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Can you trick this AI into thinking you’re someone you’re not?

This 10-minute game is a lot of fun. It will also teach you a bunch about AI.

Can you trick this AI into thinking you’re someone you’re not?
[Image: courtesy Kyle McDonald]
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I’m being hired as a babysitter, and I need to take the perfect, convincing photo for the job. I’m told this babysitter should look cool and wear sunglasses. But as the clock ticks down to take my photo, I realize, I have no sunglasses in reach.

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Will I fail at this task? No way. I grab a toddler food bowl and my coffee cup, holding them over my eyes. The face-scanning algorithm hunting for sunglasses is fooled. The shutter clicks. And I pocket a virtual $5.67, the fee I get for looking like a babysitter.

[Image: courtesy Kyle McDonald]
Welcome to the gig economy of Facework. It’s an interactive game by artist Kyle McDonald, alongside Greg Borenstein, Evelyn Masso, and Fei Lui. The goal is to audition for jobs based entirely on how you look. But the larger point is to expose a world that only computer scientists and big corporations get to see.

Facial recognition algorithms are everywhere—in our iPhones, Instagram, Google Photos, and global network of surveillance cameras. But they’re black boxes, and faulty ones at that. Even our best image-scanning algorithms have massive, logical holes. Modern AIs are able to spot a person wearing sunglasses easily, but they might see a baby bowl and a coffee cup held up to your eyes as sunglasses too.

Learning to exploit that absurdity is what Facework is all about.

So imagine yourself as a Lyft or Uber worker, but instead of driving places in a car, you make certain faces into your computer for a fictional business. Your photos are then vetted by a facial recognition AI, and you earn money based on how “accurately” you look the part.

[Image: courtesy Kyle McDonald]

McDonald developed the project through his own experiments with an image set called LFWA+, out of the Chinese University of Hong Kong. This set is essentially a big, open-source pile of human faces—13,000 in all—which are labeled with qualities such as “mouth partially open” or “receding hairline” or, ugh, even “attractive woman.” Starting with this set, McDonald was able to train his own AI system to identify such qualities in his own software, with new faces. You may know that process as machine learning.

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“One thing I do as an artist is try to look at research in academia and reproduce it so that I can understand it better and critique it better,” says McDonald. “As artists, one of our roles is to be cultural critics on the outside for the sciences . . . but we don’t always take the opportunity to try our hand at the technical side of things. I feel like I have the right background to do that and discover a lot of weird things quickly.”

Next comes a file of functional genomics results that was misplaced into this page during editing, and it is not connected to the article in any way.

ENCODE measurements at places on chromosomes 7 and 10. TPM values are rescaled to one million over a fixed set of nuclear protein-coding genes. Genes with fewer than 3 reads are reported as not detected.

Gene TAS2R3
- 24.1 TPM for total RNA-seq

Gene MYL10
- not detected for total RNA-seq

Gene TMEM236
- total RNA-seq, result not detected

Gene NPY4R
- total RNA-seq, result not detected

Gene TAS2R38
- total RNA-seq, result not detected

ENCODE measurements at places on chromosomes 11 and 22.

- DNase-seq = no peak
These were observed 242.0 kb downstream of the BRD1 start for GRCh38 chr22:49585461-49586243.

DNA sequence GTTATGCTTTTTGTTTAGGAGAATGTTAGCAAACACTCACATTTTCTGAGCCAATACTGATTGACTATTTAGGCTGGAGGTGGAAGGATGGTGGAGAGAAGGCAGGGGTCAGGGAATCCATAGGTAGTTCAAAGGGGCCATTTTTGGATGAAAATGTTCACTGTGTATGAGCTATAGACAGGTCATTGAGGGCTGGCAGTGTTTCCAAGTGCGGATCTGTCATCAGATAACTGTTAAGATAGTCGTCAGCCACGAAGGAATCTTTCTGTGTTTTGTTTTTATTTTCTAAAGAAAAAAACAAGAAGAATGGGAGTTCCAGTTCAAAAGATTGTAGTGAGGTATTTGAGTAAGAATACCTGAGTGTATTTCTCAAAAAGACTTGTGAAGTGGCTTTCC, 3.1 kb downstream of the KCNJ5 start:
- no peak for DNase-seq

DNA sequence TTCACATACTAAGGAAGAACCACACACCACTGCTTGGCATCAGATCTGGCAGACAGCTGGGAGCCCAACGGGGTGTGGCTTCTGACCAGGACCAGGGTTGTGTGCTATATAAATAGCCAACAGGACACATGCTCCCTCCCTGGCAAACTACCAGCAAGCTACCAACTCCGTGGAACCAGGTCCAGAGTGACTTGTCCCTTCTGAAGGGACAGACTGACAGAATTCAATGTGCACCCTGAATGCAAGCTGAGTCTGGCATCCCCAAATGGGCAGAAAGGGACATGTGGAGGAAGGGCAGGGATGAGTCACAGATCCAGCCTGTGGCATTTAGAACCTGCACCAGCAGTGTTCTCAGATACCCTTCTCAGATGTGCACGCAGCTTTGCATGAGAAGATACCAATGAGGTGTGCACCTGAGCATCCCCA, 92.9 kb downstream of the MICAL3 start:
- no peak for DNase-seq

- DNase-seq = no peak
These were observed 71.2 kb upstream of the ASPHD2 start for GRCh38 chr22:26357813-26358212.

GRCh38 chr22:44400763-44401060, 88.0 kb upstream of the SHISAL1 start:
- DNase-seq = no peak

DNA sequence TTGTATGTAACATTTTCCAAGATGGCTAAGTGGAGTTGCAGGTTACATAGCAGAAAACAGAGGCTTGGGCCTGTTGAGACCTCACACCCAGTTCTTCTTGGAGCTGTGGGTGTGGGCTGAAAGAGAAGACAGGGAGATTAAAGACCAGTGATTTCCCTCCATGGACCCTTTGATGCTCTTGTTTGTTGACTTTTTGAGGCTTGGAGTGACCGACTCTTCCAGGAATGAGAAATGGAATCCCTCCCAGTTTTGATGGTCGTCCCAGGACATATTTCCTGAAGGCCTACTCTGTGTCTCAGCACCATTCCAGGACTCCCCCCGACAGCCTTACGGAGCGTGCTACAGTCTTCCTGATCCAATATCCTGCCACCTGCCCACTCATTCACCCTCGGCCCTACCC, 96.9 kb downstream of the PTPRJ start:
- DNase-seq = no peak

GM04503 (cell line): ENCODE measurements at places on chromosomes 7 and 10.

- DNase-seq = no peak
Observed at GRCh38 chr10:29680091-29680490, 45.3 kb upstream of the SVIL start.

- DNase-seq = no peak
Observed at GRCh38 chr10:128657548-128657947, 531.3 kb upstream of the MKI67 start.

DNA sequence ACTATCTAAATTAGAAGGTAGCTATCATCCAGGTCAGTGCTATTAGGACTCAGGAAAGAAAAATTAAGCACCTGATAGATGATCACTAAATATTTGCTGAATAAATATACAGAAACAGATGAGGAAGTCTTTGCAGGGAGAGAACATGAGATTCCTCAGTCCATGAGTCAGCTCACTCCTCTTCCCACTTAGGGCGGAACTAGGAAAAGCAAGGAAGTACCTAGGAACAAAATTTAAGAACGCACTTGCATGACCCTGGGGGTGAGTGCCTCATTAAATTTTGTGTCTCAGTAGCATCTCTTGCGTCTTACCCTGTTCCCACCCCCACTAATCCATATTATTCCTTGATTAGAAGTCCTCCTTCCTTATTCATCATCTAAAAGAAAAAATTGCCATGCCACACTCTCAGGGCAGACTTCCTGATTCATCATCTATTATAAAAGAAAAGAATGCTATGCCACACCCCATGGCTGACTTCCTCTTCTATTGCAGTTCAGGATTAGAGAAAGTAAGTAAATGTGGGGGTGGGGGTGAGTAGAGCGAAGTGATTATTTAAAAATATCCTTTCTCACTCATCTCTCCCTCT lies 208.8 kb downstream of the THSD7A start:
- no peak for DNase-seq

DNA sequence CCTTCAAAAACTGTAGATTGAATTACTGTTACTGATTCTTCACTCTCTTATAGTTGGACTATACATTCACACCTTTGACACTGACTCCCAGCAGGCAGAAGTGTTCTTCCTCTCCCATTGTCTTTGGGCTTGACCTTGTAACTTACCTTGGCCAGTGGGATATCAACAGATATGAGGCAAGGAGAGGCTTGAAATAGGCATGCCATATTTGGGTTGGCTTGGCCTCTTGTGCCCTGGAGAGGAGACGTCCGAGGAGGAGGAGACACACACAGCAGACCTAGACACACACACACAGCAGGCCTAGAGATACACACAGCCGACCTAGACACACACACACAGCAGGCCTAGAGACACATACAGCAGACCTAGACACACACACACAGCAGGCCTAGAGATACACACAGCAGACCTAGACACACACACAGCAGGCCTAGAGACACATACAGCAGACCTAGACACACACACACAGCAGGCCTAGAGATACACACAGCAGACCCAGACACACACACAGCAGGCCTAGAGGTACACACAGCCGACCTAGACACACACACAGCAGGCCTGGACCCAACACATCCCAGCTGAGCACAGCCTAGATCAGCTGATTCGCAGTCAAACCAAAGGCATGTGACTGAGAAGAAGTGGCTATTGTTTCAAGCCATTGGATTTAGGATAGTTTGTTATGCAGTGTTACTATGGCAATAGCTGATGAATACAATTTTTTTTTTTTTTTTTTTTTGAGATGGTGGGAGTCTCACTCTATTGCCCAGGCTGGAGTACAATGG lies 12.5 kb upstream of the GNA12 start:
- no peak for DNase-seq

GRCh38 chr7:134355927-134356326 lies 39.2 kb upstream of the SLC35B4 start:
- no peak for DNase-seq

As McDonald began to play with his own AI system, he was taken by how it analyzed his face, not in a single snapshot, but with real-time-estimated “accuracy.” That means while you or I can say with 100% accuracy that a person is wearing sunglasses, an AI is always taking a best guess, and the way you tilt your head or change your lighting can measurably impact it.

Platforms such as Instagram hide the constant assessments, which might appear as shifting sliders or numbers, from the public. But coders on the back end can see accuracy waver in real time in their own UI.

“When I was seeing these bars wobbling on my screen, sliders shaking back and forth, I felt like this is an experience I never had before,” says McDonald. “I realized this kind of analysis happens behind the scenes so often, out of our sight, and we never have a chance to get an intuitive feeling of what face analysis is doing. We’re told it’s bad. Facebook is doing it, or Google is developing new technology. But we never get to feel it.”

In these sliders, McDonald discovered his game mechanic: A meter that shows, in real time, how convinced an algorithm is that you are wearing a mask, have rosy cheeks, or are a CEO. (Yes, all of these are qualities that the AI can supposedly see.) In this way, Facework externalizes the internal work that algorithms do every day.  “Because it’s so obscured from view, that’s part of the reason we don’t have well-informed conversations about it,” says McDonald. “For face recognition especially, those systems are kept outside the view of the average person.”

The game is enlightening, but also a lot of fun. When I have to be chubby, I puff out my cheeks, jumping from 30% certainty (thanks, quarantine pounds!) to 79% certainty. When I have to be a CEO, I’m passing with only 9% certainty. I’m surprised! I, like most CEOs, am a white man. Wouldn’t that be enough to juice my results? So not knowing what to do, I grimace. That bumps me to 17%. Not quite convincing but, somehow, more convincing than my resting face.

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Facework is free to try on your phone or laptop. And all of your own face data stays locally on your machine, meaning it’s not collected by McDonald for future use. The entire game takes a quick 10 minutes and includes some fun narrative twists and turns that I won’t spoil here. And while it’s an entertaining diversion, chances are, Facework’s lessons in AI will stick with you into the future.

About the author

Mark Wilson is a senior writer at Fast Company who has written about design, technology, and culture for almost 15 years. His work has appeared at Gizmodo, Kotaku, PopMech, PopSci, Esquire, American Photo and Lucky Peach

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